Villa Marino (Palazzo Gorini)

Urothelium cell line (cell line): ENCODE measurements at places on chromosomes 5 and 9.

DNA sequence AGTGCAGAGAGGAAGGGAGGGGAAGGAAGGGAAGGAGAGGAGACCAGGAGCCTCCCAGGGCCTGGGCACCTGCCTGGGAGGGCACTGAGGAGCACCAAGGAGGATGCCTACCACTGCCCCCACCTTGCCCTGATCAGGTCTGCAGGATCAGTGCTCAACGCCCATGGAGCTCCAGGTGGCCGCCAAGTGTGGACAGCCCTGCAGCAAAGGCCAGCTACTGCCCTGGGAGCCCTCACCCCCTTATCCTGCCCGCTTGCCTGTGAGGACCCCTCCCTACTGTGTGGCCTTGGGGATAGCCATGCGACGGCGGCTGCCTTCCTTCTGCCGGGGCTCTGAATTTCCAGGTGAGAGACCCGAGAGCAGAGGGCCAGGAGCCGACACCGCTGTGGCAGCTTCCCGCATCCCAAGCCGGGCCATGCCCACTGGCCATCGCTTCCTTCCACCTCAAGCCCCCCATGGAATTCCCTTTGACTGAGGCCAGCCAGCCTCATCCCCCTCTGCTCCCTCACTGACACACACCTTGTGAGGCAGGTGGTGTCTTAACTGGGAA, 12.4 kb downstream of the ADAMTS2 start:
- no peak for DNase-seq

The history of the Baroque palace we see today which was built on the site of the 15th century residence of Stefano Stampa, is tied to that of a bloody event. According to some witnesses, it was built in the 16th century by the wealthy banker from Genoa, Tommaso Marino who it is said murdered his lovely wife here and then fled. Since that day, the building has borne the name of its notorious owner. There is a main building and its midpoint is aligned with the avenue connecting it to the Naviglio on the side of which there is the wing that enclosed one side of the farmyard. The U-shape is laid out so that the front faces the waterway. From the central arch of the portico the visitor can pass from the corte civile or courtyard to the farmyard mentioned above, the corte rustica. On the left-hand side, there are two enormous spaces built in 1822 to hold the oil press; to the right, there are two reception rooms, one bigger than the other. The rooms on the ground floor overlook the garden which stretched to the east of the villa. The villa is currently private property.